Hyperglycemia in Hospitalized Patients Receiving Corticosteroid Premedication before the Administration of Radiologic Contrast Medium

Authors: Matthew S. Davenport, MDaCorresponding Author Informationemail address, Richard H. Cohan, MDb, Shokoufeh Khalatbari, MSb, James Myles, PhDb, Elaine M. Caoili, MDb, James H. Ellis, MDb


Rationale and Objectives

To assess the effect of short-term corticosteroid premedication on serum glucose in hospitalized patients.

Materials and Methods

Serum glucose in adult inpatients receiving corticosteroid premedication before a radiology study was compared to serum glucose in nonpremedicated controls between May 1, 2008, and September 12, 2009. Patients were categorized by type of nonionic contrast medium (intravenous [IV] or none) and route of corticosteroid premedication (oral, IV, none). Diabetes mellitus (types I and II) was evaluated as an independent risk factor. Patients without glucose estimations before and after premedication were excluded. Results were analyzed with analysis of variance and a stepwise linear regression analysis.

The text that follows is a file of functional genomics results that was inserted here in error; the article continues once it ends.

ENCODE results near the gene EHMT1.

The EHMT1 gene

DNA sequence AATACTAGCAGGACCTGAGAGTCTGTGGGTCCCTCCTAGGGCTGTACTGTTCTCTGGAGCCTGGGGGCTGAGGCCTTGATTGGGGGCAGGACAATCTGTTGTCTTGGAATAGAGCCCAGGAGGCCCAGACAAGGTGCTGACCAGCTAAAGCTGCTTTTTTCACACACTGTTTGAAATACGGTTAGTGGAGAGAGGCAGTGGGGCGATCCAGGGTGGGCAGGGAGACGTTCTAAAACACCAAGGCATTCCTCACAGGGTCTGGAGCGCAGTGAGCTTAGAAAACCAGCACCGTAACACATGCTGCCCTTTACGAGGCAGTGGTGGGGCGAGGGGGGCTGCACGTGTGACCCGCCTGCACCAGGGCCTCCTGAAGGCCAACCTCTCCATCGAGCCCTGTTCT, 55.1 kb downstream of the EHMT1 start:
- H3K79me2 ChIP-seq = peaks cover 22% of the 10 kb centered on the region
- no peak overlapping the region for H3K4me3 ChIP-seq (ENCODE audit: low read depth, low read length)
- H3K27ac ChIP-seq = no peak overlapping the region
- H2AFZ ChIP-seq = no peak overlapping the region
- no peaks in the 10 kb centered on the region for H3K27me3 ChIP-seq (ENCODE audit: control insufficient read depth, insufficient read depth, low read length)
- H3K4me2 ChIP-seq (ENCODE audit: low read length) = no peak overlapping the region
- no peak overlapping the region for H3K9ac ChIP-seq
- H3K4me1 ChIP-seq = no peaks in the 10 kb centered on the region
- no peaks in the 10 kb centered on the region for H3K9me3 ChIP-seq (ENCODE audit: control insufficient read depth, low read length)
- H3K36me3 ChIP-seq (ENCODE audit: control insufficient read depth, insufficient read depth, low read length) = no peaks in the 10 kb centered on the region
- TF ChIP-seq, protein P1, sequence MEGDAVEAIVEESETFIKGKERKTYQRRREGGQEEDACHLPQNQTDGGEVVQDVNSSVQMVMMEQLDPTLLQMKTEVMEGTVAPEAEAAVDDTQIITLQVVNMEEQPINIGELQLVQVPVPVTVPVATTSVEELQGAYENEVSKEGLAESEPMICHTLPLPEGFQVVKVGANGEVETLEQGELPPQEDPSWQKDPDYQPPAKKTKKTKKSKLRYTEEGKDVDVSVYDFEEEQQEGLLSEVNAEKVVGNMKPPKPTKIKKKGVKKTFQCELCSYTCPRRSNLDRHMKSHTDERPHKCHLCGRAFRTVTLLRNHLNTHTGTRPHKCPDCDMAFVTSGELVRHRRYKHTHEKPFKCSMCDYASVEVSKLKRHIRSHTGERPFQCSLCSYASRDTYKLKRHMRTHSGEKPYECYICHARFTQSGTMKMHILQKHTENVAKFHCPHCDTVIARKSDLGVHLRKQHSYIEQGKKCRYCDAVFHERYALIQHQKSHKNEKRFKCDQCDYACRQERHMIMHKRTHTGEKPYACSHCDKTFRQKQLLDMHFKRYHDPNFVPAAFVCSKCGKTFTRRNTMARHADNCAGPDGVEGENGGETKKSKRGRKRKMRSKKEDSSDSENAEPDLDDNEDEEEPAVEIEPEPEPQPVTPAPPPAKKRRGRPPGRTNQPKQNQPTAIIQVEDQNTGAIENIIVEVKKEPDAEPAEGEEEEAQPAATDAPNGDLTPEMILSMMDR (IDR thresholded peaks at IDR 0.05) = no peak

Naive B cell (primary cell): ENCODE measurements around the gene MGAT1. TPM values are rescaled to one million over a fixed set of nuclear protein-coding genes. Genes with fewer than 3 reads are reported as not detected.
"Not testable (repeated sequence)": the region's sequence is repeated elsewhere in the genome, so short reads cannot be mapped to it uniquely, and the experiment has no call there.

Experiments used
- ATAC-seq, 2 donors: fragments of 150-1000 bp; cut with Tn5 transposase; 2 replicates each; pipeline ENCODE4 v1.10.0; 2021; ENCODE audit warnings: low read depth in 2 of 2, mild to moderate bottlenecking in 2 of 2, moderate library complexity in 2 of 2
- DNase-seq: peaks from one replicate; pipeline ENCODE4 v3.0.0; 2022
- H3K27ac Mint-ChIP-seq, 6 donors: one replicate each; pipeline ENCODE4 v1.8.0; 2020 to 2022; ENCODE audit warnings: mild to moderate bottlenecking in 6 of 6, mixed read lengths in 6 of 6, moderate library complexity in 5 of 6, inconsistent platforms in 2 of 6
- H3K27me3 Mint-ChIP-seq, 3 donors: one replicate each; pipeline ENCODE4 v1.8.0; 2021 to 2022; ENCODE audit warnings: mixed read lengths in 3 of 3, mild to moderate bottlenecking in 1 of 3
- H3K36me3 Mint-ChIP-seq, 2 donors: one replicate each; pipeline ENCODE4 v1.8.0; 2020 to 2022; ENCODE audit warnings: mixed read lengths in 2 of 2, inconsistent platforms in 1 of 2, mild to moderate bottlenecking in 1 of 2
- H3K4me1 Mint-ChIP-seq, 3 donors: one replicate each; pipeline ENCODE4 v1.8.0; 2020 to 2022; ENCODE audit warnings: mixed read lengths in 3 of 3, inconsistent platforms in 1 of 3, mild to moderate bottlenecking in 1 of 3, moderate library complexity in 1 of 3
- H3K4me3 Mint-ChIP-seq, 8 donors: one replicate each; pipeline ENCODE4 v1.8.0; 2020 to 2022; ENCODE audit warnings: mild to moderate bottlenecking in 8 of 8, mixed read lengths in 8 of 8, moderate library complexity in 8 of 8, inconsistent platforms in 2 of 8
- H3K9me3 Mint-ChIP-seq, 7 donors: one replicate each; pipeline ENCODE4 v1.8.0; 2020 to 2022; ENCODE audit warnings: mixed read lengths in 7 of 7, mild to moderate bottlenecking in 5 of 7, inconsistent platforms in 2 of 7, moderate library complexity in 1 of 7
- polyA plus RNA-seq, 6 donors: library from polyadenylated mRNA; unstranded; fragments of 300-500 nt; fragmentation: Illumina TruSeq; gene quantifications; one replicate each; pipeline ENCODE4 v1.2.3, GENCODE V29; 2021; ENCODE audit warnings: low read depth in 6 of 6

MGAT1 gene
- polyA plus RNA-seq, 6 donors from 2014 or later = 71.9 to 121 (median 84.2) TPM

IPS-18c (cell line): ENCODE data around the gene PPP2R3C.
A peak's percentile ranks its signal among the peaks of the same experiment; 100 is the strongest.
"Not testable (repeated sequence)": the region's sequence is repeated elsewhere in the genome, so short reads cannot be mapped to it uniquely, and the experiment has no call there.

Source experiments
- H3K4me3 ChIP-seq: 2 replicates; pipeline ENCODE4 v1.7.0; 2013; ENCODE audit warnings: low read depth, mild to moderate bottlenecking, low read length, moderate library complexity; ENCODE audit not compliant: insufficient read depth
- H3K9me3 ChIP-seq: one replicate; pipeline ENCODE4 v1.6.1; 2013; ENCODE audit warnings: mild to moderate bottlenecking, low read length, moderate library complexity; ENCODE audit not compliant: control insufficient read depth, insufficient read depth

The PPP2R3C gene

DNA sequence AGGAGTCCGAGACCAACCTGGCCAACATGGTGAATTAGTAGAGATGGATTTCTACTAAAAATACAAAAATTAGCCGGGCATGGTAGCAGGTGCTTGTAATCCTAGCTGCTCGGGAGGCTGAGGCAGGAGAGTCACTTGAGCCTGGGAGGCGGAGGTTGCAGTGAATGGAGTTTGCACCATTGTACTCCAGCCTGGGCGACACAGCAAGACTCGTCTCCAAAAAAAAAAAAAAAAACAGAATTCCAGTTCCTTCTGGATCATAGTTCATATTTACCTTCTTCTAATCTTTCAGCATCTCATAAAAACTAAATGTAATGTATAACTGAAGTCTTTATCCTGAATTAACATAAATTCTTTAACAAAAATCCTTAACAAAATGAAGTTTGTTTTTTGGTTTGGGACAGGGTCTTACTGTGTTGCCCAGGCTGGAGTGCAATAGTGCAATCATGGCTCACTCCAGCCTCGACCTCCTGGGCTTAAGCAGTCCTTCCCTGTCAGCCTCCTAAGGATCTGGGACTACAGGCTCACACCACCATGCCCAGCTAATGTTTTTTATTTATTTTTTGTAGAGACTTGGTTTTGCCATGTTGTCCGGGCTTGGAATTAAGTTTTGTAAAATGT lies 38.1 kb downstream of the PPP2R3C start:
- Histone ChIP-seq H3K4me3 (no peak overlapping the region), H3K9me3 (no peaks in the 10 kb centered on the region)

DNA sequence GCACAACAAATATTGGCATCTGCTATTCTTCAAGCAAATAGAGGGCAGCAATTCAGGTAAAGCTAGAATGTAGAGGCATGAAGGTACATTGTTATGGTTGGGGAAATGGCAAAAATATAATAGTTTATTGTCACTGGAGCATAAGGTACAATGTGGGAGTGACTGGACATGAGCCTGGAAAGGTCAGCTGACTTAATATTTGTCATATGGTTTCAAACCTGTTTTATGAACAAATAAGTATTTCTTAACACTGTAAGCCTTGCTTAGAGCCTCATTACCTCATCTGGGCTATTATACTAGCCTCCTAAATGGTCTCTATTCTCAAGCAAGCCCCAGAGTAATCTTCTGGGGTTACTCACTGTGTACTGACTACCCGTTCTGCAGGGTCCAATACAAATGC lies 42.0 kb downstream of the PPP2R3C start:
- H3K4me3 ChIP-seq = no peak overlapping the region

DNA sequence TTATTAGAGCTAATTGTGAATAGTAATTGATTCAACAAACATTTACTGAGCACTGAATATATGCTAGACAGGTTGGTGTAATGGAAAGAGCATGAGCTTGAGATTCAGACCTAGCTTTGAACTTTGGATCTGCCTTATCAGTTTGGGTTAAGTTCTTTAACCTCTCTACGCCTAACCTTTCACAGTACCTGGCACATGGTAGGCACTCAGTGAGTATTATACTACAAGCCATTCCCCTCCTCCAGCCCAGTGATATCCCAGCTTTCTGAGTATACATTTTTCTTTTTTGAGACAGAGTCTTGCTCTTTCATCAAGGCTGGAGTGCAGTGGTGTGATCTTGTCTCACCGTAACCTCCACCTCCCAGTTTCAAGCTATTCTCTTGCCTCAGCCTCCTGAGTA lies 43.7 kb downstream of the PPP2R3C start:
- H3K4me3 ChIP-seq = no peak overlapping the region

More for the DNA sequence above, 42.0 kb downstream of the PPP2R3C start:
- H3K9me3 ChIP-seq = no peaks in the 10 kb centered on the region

Results

There were 390 corticosteroid premedication episodes in 390 patients; 873 examinations in 844 patients served as controls. Cohorts receiving corticosteroid premedication experienced a brief (24–48 hour) increase in mean maximum postbaseline serum glucose (IV, +81 mg/dL; oral, +70 mg/dL) that was greater than the increase in nonpremedicated controls (+46 mg/dL). Type I (+144 mg/dL) and type II (+108 mg/dL) diabetics had a greater elevation than nondiabetics (+34 mg/dL). Both corticosteroid premedication (IV, P = .02; oral, P = .01) and diabetes mellitus (type I, P = .0002; type II, P < .0001) were significant independent risk factors of hyperglycemia. The use of nonionic intravascular contrast medium was not (P = .7). There was no significant difference between IV and oral premedication (P = .6), or type I and type II diabetes mellitus (P = .8).

Conclusions

Diabetes mellitus (type I and type II) and corticosteroid premedication (oral and IV) are significant independent risk factors for the development of brief hyperglycemia near the time of inpatient radiology studies.